While I think most current western-rite deacons would need some sort of exemption from this , since they were not made aware of what they were signing up for when they were ordained (my father-in-law is a married deacon and had no inkling, for sure), I think it is actually correct.

    If a man in the western-rite has any inkling before he is married that he might be called to the diaconate or the priesthood, he should fully explore that first. I think married deacons should be more of an exception than the norm they have become.

    It's a totally different cultural thing for Eastern Catholics, and I think a man who might be wanting to switch rites would have to have some strong indicator of a serious attraction and commitment to the culture, such as already being married to an Eastern-rite Catholic, or having lived for a long period of time in a country where Eastern-rite Catholicism was the norm.

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  6. Julie M- thanks for the comment- the Ed Peters Roman-rite Deacon no-sex with wives 'problem' is just that the canon needs to be clarified. If a married man is permitted to be clergy- a normal married life is a part of that. Does the canon Peters refers to permit hand-holding, kissing on lips...etc with the married clergy couple? It would just get ridiculous! Would they be permitted to sleep in the same bedroom? So- I believe that by stating the canon does not permitted normal married sex between clergy couples in the Roman-rite, Ed Peters is very much against any married clergy.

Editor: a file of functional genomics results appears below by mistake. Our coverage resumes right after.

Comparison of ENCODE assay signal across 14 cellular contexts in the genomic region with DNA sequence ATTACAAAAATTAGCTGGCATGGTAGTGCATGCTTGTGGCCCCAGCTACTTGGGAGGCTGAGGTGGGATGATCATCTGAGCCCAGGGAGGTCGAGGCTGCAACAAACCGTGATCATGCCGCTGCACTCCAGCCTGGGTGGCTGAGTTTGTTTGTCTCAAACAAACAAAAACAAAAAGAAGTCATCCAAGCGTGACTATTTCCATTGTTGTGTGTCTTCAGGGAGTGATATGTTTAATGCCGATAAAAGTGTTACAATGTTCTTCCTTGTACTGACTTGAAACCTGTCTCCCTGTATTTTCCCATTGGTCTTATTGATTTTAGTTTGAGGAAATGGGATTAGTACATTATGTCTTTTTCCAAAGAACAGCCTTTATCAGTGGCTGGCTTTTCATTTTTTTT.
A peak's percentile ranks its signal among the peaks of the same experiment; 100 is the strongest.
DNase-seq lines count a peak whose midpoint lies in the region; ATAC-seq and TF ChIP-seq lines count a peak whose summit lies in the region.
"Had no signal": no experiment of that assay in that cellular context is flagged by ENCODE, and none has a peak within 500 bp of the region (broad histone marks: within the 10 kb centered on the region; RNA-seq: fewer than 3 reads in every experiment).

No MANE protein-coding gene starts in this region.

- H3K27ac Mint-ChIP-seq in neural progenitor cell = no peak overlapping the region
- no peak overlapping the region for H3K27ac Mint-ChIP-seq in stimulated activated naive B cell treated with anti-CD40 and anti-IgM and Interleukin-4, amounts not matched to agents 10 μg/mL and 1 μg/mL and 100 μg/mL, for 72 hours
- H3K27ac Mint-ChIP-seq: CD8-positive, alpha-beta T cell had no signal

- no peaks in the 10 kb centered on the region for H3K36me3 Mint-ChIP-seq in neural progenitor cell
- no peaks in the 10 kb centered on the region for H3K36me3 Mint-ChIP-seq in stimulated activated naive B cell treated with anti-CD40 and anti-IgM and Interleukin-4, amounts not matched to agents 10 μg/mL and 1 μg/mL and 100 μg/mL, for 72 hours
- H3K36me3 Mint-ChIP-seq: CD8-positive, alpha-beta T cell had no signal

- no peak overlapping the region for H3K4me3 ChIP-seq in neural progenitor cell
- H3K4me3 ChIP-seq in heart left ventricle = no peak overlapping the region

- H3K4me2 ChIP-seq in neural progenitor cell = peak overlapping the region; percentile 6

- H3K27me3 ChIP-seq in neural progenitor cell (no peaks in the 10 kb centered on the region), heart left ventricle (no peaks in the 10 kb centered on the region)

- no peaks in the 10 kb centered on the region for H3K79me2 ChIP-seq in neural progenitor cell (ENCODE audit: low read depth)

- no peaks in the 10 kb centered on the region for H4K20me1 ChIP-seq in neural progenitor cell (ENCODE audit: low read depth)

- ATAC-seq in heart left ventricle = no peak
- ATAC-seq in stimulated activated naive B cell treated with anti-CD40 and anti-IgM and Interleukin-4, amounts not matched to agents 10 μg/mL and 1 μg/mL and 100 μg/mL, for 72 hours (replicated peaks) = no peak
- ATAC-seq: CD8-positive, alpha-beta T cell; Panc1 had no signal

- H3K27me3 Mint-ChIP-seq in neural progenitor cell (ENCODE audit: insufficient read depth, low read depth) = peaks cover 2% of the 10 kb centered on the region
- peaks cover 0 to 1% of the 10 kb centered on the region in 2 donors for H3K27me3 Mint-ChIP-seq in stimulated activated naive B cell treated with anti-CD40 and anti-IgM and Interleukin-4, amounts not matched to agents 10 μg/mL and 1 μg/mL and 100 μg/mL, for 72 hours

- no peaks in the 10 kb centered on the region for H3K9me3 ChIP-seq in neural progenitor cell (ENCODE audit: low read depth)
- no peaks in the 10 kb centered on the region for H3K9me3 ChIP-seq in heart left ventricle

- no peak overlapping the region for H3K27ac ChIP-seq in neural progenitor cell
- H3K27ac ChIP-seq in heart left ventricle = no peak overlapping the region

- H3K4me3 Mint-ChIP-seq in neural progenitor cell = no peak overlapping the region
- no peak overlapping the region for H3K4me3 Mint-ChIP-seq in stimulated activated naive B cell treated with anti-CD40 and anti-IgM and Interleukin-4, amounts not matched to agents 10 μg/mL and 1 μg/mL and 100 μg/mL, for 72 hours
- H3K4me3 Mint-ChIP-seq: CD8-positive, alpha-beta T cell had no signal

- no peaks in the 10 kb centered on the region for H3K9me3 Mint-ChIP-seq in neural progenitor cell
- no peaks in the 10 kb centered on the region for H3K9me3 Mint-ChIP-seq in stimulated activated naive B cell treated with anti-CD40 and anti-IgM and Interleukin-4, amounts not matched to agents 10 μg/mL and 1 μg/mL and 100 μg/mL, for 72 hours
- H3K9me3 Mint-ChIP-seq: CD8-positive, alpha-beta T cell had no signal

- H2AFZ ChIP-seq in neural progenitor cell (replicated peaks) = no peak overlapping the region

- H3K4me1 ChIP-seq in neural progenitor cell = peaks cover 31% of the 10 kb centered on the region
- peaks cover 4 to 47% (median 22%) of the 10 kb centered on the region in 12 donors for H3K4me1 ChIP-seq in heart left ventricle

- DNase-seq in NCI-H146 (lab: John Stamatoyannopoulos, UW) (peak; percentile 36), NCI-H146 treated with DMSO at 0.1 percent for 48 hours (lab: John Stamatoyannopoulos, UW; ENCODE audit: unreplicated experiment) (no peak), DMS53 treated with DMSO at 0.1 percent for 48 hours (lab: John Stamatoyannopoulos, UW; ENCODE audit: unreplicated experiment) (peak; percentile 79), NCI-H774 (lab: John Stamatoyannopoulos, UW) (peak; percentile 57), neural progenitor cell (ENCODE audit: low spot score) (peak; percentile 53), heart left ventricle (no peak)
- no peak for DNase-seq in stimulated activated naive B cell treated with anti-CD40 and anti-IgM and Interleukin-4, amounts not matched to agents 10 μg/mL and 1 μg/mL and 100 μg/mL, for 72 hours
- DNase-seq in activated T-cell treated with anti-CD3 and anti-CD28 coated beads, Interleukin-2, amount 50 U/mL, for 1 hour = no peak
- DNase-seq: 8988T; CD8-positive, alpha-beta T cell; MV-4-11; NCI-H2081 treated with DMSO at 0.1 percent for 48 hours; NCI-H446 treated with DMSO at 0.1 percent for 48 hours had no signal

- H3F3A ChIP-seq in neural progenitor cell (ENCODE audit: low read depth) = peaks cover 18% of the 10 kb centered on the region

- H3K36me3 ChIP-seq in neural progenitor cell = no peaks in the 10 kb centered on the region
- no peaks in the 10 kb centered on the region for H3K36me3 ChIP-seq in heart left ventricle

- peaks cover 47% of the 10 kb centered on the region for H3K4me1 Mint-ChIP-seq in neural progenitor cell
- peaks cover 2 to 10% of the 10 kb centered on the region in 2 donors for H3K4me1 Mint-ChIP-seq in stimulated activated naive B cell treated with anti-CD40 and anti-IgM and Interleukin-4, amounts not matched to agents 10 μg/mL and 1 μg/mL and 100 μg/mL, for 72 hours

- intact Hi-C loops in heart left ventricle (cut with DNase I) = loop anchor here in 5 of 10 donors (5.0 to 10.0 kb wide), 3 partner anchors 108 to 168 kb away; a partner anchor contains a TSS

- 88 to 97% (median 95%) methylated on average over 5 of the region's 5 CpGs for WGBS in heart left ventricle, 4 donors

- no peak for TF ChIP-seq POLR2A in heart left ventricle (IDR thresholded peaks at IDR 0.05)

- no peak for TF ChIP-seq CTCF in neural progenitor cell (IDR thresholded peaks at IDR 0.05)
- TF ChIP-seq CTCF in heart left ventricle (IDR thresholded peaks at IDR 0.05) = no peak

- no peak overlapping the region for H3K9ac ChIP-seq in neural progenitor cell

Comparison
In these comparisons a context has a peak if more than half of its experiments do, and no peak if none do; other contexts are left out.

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  7. Speaking of deacons, PW, do you know why in our rite a man has to be married eight years before he can even think about the deaconate? I know why they have to be married awhile, but where does the eight come from?

    Our priests approached C about a year ago thinking he might have the call, and we have talked about it, but...we're not even at 4.5 years yet (next month) so we have a ways to go. He did ask if he could start the training now, and that was a big fat no. He was altar-serving at one church and will at the other as soon as they have garments for him.

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  8. rabbit- these kinds of numbers are arbitrary- but I assume they want to make sure that his marriage is stable as to avoid scandal- and clergy can't remarry if the wife dies as well!

    personally I think it is a bit silly to have him put off education- but they probably want to avoid him thinking he 'deserves' ordination if he finishes a program- for good or for ill, it is the bishop who decides these things